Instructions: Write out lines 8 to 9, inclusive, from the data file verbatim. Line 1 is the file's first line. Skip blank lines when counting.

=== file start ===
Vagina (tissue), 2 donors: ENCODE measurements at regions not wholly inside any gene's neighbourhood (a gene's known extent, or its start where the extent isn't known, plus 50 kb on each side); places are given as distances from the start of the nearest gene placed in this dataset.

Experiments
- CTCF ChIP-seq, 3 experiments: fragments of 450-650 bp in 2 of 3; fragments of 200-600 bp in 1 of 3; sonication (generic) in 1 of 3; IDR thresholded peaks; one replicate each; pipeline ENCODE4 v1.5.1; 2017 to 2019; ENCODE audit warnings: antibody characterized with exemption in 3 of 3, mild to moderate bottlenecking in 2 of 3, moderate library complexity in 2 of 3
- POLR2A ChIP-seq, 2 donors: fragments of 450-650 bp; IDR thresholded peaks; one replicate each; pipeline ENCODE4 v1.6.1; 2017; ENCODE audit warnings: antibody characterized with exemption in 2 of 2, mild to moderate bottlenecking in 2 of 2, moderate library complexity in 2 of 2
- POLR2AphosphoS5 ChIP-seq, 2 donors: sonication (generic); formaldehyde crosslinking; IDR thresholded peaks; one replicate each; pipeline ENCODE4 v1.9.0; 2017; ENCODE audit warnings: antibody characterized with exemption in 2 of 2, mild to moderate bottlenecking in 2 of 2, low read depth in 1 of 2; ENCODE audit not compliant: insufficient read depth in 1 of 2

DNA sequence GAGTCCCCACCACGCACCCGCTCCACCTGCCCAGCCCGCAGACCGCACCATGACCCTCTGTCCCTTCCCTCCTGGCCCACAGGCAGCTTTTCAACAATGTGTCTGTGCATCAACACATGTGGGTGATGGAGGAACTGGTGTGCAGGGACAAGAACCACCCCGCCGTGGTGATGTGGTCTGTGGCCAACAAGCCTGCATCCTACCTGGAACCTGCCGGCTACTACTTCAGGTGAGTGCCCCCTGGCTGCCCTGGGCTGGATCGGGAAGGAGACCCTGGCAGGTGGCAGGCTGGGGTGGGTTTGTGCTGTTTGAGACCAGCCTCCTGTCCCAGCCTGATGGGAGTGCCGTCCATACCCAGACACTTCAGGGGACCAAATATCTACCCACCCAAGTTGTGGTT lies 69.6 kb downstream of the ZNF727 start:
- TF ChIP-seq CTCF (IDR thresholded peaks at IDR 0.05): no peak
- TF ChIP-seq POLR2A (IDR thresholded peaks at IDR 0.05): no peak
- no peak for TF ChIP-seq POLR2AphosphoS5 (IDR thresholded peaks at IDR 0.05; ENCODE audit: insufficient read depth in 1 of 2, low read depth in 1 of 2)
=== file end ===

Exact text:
- TF ChIP-seq POLR2A (IDR thresholded peaks at IDR 0.05): no peak
- no peak for TF ChIP-seq POLR2AphosphoS5 (IDR thresholded peaks at IDR 0.05; ENCODE audit: insufficient read depth in 1 of 2, low read depth in 1 of 2)